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Minecraft And Celeste Composer On Nintendo Influences And Writing For The Biggest Game In The World – Feature

Lena Raine
Image: Lena Raine

Lena Raine’s meteoric rise over the past few years has taken her from working in Quality Assurance at ArenaNet, all the way to being nominated for a BAFTA and an award for Best Music at The Game Awards — pretty impressive for someone who’s technically only nine years old, due to her birthday being on February 29th.

Raine’s love of video game music goes back a long way, all the way back to NES games, where the likes of Koji Kondo and Hirokazu Tanaka wove their musical magic into some of the best soundtracks of all time. As part of the new generation of video game composers, Raine’s soundtracks evoke a feeling of nostalgia, harking back to Saturday mornings cross-legged in front of the TV, controller in hand.

Yet, at the same time, Raine’s style of music is entirely its own, recycling her inspirations into something entirely new. Her work on Celeste mirrors the tone of the game by jumping between synth-heavy pop and gentle, soothing piano melodies; if you’re into Minecraft, you almost definitely know the glorious, bass-boosted bop that is Pigstep.

As part of the Nintendo Life Video Game Music Fest, we spoke to Lena Raine about her work, the composers that inspired her, and what’s next for music in games…


Nintendo Life: How did you get your start in composing for games?

Lena Raine: I think there’s a bunch of different answers I could give for this question, but the most honest one is that I was determined from a pretty young age that I wanted to write music for games. So everything I ended up doing after high school just kept funneling me towards that path, in one way or another.

I went to school for music, tried contracting for games for a while, got a job in QA and eventually a design position at ArenaNet. I still wasn’t doing full-time music work, but I kept picking away at it in the background. It wasn’t until I was just turning 29 that I began writing music for Guild Wars 2, but I kept writing and hoping that I’d get an opportunity. And then I just used that momentum to keep doing music and eventually turned it into my full-time career.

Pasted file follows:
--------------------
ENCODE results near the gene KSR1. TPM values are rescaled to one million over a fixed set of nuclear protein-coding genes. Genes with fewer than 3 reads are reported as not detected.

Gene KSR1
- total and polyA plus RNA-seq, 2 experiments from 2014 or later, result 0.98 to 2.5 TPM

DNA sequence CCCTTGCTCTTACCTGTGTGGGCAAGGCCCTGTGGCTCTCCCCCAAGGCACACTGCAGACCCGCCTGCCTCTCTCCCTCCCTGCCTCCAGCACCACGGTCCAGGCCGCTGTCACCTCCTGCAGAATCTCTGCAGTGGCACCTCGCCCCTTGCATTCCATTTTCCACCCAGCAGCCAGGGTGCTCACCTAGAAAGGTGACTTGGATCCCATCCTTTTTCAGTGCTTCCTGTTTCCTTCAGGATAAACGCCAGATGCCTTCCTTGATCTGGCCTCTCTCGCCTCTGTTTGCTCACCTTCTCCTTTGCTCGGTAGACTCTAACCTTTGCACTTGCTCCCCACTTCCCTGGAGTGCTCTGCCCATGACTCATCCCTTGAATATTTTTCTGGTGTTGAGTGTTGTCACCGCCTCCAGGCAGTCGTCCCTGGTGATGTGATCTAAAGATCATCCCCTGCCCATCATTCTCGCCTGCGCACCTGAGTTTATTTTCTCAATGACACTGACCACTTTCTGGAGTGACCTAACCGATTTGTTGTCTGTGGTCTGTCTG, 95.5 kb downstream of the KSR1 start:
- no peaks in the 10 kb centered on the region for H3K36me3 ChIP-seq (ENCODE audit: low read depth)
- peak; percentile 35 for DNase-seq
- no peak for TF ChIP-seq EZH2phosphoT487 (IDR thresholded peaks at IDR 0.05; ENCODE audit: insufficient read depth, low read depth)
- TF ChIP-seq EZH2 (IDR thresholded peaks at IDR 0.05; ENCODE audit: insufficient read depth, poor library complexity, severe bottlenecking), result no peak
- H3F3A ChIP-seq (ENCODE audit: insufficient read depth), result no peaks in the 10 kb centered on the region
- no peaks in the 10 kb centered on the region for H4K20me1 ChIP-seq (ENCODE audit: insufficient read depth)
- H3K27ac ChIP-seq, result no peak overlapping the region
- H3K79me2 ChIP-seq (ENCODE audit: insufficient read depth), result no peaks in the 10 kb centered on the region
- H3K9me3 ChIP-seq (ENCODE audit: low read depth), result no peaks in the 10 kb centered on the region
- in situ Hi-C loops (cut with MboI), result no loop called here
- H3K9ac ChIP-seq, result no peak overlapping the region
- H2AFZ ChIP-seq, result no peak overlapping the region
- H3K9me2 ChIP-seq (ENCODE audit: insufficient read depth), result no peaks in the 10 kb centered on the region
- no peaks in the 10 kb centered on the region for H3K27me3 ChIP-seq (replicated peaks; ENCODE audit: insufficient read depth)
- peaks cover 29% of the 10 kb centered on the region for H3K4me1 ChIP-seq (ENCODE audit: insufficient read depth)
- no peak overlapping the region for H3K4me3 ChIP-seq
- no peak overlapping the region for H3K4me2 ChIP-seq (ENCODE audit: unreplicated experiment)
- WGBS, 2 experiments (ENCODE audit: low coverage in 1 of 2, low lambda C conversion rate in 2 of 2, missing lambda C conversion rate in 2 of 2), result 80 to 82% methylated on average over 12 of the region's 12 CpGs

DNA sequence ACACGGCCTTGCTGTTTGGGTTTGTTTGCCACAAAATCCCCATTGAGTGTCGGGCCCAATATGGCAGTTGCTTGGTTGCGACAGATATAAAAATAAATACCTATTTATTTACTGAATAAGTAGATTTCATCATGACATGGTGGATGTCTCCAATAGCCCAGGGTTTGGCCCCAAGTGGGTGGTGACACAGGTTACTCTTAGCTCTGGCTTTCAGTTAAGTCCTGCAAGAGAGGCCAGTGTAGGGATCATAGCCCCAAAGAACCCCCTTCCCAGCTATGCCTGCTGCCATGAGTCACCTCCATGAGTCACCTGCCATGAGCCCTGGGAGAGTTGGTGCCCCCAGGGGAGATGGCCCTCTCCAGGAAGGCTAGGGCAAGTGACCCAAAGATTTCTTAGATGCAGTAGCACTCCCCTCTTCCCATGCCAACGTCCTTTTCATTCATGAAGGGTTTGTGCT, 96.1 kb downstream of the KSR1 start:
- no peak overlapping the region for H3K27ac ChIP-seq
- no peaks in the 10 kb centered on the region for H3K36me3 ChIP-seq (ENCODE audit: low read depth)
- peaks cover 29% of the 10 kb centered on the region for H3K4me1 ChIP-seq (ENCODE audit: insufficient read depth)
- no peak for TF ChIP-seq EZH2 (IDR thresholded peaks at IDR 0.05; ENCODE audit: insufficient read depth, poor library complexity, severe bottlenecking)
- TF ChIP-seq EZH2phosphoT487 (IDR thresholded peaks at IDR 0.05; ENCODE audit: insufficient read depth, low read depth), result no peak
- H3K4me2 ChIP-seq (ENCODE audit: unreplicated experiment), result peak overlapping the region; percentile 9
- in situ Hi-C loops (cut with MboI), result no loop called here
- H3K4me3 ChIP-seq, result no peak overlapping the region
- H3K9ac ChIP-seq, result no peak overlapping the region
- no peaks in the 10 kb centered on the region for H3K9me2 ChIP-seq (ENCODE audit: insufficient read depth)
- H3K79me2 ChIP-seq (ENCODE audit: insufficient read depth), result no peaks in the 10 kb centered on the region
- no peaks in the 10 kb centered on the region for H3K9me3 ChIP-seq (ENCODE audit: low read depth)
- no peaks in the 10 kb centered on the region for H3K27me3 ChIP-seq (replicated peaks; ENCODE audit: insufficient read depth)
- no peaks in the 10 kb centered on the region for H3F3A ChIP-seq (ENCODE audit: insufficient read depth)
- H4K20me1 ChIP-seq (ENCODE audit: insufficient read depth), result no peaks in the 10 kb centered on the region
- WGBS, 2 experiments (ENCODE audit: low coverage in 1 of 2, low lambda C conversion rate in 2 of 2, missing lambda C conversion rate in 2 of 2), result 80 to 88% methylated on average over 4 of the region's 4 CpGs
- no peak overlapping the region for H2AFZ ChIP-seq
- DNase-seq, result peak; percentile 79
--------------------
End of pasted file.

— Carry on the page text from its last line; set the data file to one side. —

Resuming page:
Lena Raine's Celeste Album, Farewell
Image: Nina Matsumoto / Lena Raine

Were there particular game soundtracks/composers in your childhood that inspired you? How have they influenced your style?

I grew up playing a lot of Nintendo consoles, as early as the NES and Gameboy at six years old, so I was subconsciously absorbing a lot of the house Nintendo style from Koji Kondo’s Mario and Zelda music, and Hirokazu Tanaka’s contrasting sounds of Metroid and Kid Icarus.

As I got older, I ended up getting absorbed in JRPGs, starting with Chrono Trigger and became a lifelong fan of Yasunori Mitsuda’s combination of orchestral and folk instruments as well as some sneaky samples and synths. And honestly I’ve just kept an open ear over the years, always listening for new sounds developing in both the games space and outside of it in pop music, electronic music, and new experimentations. It’s a huge pot of music fusion.

Have you ever been told that game music isn’t “real music”? What would you say to that?

I don’t think I’ve ever been told it isn’t “real”, because I’d never let that fly. It’s a silly argument. Music is music, no matter what it’s for or what its intent is. Closing yourself off from that argument is just being deliberately obtuse, I feel.

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